Someone recently asked me the difference between that and which. I stumbled through a response, knowing I wasn’t doing an adequate job of it. Herewith, a (hopefully) better answer. By the way, if you speak the Queen’s English, the answer is short and sweet: there is no difference. But if you speak American English, read on.
That is a relative pronoun used for restrictive clauses, clauses that are necessary to the meaning of the sentence. If you didn’t have the clause, the sentence would mean something different. The clause restricts the meaning. For example:
I picked up the books that were on the table.
The books I picked up are limited to the ones on the table; I didn’t pick up the ones on the floor or on the shelf.
Which is a relative pronoun used for nonrestrictive clauses, clauses that add detail to the sentence but are not crucial to the sentence’s meaning. If the clause were taken out, the sentence would still make sense. The sentence’s meaning is not restricted. For example:
I picked up the books, which were on the table.
When I picked up the books, they were all on the table; there weren’t any on the floor or the shelf. That they were on the table is extra information.
Note the comma before which. If you’ve got a nonrestrictive clause, you need that comma and the which. They tell the reader some extra information is coming up. You can remember that the witch (which) has a tail (,):
Bryan Garner gives three guidelines for deciding if you need that or which (Garner’s Modern English Usage, 901):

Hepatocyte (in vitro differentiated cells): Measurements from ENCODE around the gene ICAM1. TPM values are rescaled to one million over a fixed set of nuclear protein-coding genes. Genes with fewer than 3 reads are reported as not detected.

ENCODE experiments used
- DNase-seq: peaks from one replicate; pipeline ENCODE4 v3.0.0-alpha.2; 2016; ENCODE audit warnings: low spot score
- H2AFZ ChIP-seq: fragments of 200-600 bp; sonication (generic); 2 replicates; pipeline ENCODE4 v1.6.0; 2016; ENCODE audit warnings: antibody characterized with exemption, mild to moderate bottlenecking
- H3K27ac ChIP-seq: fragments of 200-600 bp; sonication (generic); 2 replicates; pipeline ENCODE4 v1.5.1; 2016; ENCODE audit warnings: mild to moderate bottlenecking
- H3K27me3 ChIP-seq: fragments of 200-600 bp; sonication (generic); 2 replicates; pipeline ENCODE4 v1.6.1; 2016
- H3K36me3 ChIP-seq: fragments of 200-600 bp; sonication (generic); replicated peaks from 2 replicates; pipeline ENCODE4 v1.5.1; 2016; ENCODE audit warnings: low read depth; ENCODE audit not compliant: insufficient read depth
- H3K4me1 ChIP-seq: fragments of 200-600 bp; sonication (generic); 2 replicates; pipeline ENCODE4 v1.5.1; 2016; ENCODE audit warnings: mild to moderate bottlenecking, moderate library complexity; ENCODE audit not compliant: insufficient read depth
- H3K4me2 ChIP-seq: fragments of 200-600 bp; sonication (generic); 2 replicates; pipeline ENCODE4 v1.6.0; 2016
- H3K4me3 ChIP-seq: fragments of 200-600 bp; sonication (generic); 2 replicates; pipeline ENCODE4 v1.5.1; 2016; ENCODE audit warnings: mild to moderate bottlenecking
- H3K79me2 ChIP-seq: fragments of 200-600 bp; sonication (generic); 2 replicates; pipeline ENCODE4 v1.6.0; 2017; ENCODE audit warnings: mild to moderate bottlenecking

- “If you cannot omit the clause without changing the basic meaning, the clause is restrictive; use that without a comma.”
- “If you can omit the clause without changing the basic meaning, the clause is nonrestrictive; use a comma plus which.“
- “If you ever find yourself using a which that doesn’t follow a comma (or a preposition), it probably needs to be a that.“
If it’s still not clear, check out Grammar Girl‘s episode on that vs. which.
Back? OK, let’s see if you’ve got it. In the following sentences from Grammar Smart by the staff of The Princeton Review (30), choose the correct pronoun:
- The letter (that, which) came today was nicer than the one (that, which) came yesterday.
- Usually my mail, (that, which) is delivered at noon, is nothing but bills.
- A letter (that, which) is full of compliments is a joy to receive.
To see the answers, highlight the following text:
- The letter that came today was nicer than the one that came yesterday.
- Usually my mail, which is delivered at noon, is nothing but bills.
- A letter that is full of compliments is a joy to receive.